Over 90% of complaints filed with the employment practices branch are by workers who no longer work for that employer. The ministry offers no protection for the worker against being fired for trying to enforce the law. These workers only get help to collect their termination pay. They don't get reinstatement.

It is estimated that one in three employers violates the basic employment standards, and these violations are widespread and conscious actions of the employer.

These cutbacks to the Employment Standards Act and the changes to other legislation under Labour Minister Witmer are to save money in the operation of the Ministry of Labour in order to finance the Tories' tax break to the rich.

If this government wanted to make genuine improvements to the Employment Standards Act, they would make it easier for workers to attain their rights under the act in a timely manner without the threat and fear of being fired, rather than making it harder by limiting the times for claims and limiting the amount that can be collected through an employment standards claim.

It is time in the province of Ontario to make progressive moves for the workers and not just the employers. The direction of this legislation takes us backwards. Is this the legacy that this government wants to leave for the children of tomorrow, that it's okay for the employers to make a profit at any cost, the American style of survival, everyone for themselves? These are not the kinds of workplaces and employers that I think the young people of today want to endure.

The key issues are very substantial changes, and this government should think again about housecleaning.

Forcing workers to choose between their jobs and their rights gives the green light for laying off staff of the employment practices branch; wipes out the floor of basic workers' rights for both non-union and union workers; caps the amount a worker can claim against an employer to $10,000; sets an unannounced minimum amount a worker can claim; shortens the period that a worker can complain and leaves the ministry's slow time limit untouched; tells poor and low-income workers to go to work where there is no legal aid plan available to pay for a lawyer, and gives private collection agencies the power to negotiate a settlement which could be lower than minimum standards.

In closing, I would hope that with all of the information and the arguments that are being presented, this government will stop this attack on the poor and vulnerable people of this province and begin to make positive changes for the voters who had the confidence to elect them. These changes are not a positive sign for the economy of Ontario. Thank you.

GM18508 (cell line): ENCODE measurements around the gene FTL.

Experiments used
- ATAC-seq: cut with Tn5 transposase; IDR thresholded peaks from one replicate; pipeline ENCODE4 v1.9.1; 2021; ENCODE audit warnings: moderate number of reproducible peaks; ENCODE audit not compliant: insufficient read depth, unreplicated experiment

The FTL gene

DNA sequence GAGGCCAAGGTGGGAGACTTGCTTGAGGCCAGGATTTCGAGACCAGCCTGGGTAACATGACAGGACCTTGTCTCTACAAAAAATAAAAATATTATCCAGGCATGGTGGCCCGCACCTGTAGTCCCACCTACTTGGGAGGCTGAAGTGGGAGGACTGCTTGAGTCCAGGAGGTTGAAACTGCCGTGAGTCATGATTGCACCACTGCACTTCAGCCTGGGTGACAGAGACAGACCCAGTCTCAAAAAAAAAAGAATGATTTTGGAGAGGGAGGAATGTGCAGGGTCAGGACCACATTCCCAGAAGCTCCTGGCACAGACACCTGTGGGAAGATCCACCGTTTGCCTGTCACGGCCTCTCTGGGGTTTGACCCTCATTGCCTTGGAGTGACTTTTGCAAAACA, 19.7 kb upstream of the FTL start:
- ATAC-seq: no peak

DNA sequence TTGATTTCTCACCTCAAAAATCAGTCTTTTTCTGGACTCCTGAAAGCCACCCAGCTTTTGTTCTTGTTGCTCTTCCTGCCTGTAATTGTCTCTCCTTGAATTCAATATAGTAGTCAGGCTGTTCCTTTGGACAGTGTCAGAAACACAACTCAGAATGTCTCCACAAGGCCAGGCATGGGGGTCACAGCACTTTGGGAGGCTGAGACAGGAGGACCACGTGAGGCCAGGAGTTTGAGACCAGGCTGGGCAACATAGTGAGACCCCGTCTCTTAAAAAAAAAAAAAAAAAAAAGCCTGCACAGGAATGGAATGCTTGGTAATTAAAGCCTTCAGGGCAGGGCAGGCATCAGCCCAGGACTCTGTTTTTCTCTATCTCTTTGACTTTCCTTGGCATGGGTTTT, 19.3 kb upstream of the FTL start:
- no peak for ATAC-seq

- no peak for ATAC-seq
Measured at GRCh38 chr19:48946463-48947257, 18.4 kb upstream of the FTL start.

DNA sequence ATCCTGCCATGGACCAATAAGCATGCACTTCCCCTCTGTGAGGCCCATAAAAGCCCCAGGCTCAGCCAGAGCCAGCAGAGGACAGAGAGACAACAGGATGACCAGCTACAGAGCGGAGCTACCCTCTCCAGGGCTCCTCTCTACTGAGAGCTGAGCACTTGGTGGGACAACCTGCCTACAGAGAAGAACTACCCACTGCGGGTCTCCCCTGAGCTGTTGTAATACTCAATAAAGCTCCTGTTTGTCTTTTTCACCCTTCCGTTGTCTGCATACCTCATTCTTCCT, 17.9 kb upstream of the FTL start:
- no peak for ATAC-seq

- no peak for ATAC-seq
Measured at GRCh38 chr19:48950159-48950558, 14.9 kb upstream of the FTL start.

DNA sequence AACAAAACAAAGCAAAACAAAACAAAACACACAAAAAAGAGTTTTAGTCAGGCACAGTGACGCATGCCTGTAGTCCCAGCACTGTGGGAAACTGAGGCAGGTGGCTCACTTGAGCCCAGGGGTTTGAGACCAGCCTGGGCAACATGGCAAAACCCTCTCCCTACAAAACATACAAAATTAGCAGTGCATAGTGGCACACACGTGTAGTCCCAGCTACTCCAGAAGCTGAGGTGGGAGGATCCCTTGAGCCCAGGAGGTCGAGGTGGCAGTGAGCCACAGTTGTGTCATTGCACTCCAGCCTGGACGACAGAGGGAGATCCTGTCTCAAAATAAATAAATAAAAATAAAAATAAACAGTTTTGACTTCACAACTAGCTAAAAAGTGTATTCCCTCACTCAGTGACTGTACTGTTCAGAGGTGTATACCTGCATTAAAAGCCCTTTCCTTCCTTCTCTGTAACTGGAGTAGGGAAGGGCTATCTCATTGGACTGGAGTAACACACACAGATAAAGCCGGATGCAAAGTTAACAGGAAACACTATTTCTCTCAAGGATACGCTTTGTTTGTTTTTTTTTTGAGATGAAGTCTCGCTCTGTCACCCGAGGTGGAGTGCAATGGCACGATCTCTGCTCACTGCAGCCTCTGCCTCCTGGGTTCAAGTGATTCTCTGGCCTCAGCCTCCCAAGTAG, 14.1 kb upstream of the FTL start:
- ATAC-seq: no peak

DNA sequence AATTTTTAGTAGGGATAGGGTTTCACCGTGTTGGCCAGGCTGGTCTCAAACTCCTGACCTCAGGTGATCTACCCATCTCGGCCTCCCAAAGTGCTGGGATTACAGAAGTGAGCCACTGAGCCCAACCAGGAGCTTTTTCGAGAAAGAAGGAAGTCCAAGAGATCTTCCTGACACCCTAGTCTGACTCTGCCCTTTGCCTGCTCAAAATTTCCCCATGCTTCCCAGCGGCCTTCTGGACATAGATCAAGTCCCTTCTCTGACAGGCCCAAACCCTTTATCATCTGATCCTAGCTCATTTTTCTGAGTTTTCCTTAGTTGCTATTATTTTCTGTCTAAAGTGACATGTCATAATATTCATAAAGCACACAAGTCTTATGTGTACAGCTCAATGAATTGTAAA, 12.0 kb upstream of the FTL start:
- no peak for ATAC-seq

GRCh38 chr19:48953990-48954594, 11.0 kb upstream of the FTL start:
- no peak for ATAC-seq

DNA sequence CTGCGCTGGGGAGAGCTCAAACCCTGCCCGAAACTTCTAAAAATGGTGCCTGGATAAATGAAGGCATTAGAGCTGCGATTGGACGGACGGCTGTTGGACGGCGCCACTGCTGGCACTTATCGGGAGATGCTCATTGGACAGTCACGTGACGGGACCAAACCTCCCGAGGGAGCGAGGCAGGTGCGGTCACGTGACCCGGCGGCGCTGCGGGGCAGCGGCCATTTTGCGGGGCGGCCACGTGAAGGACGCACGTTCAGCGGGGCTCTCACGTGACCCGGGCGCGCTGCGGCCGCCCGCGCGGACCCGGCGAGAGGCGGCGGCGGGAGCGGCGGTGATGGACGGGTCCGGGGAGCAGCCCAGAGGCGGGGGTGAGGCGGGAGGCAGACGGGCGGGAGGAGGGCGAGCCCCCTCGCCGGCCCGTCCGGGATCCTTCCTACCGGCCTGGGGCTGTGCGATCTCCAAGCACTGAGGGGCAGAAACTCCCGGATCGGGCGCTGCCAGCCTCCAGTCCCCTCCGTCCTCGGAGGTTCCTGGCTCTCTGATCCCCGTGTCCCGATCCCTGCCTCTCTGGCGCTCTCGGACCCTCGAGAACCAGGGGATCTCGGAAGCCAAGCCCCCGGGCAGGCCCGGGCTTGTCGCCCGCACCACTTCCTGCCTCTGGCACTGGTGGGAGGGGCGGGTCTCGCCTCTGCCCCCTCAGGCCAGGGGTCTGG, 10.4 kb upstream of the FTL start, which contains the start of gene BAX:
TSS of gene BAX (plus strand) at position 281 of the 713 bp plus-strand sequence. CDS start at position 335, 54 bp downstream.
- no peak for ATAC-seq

The Chair: Thank you, Ms Greason, and that has left us just under three minutes per caucus. In this round, the official opposition will be the first to ask questions.

Mr Duncan: Thank you very much for your presentation. I do want to explore with you the very last sentence. You said "begin to make positive changes." Unions and workers' representatives have historically advocated that the act is not well enforced and has not been particularly effective as a statute, and I think worker representatives have also historically advocated for a rewrite of the act in that sense. What sorts of changes would you envision that might make the act or some successor act more effective at protecting vulnerable workers, number one, and number two, recognizing that there are limited resources available to governments today to do that?


Ms Greason: I think that rather than going backwards with legislation that protects working people, there should be more emphasis put on the enforcement of what is already in place, therefore entitling employees who work in workplaces with unscrupulous employers to an opportunity to get what's owing to them, because money paid to workers is money being spent in the economy as far as I can see. Your second question was?

Mr Duncan: Just to perhaps rephrase it, the act, in my view, has not been well enforced.

Ms Greason: No.